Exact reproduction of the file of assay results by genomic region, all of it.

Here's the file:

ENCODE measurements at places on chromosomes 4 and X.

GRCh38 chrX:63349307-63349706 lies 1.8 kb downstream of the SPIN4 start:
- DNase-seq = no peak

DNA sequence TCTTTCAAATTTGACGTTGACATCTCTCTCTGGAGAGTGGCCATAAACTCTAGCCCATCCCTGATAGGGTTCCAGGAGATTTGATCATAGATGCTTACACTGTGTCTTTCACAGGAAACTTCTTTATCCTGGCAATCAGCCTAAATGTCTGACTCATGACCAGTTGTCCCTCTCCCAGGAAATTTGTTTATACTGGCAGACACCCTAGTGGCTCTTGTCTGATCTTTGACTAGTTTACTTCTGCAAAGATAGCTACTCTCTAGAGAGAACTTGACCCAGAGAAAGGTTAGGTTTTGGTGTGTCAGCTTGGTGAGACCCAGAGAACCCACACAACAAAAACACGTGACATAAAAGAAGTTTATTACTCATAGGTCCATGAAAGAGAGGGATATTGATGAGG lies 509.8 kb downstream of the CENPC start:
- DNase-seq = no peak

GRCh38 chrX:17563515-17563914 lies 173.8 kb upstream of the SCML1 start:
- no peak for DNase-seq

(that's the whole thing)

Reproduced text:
ENCODE measurements at places on chromosomes 4 and X.

GRCh38 chrX:63349307-63349706 lies 1.8 kb downstream of the SPIN4 start:
- DNase-seq = no peak

DNA sequence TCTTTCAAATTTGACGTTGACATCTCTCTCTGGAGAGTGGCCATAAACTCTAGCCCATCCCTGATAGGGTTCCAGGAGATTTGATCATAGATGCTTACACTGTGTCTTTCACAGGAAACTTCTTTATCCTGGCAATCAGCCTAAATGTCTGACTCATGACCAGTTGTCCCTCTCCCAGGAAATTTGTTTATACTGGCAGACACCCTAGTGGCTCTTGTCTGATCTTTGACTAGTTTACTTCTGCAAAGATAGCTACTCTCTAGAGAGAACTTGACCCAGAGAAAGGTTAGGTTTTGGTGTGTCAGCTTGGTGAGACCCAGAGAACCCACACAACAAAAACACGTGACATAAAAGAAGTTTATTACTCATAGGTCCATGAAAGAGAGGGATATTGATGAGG lies 509.8 kb downstream of the CENPC start:
- DNase-seq = no peak

GRCh38 chrX:17563515-17563914 lies 173.8 kb upstream of the SCML1 start:
- no peak for DNase-seq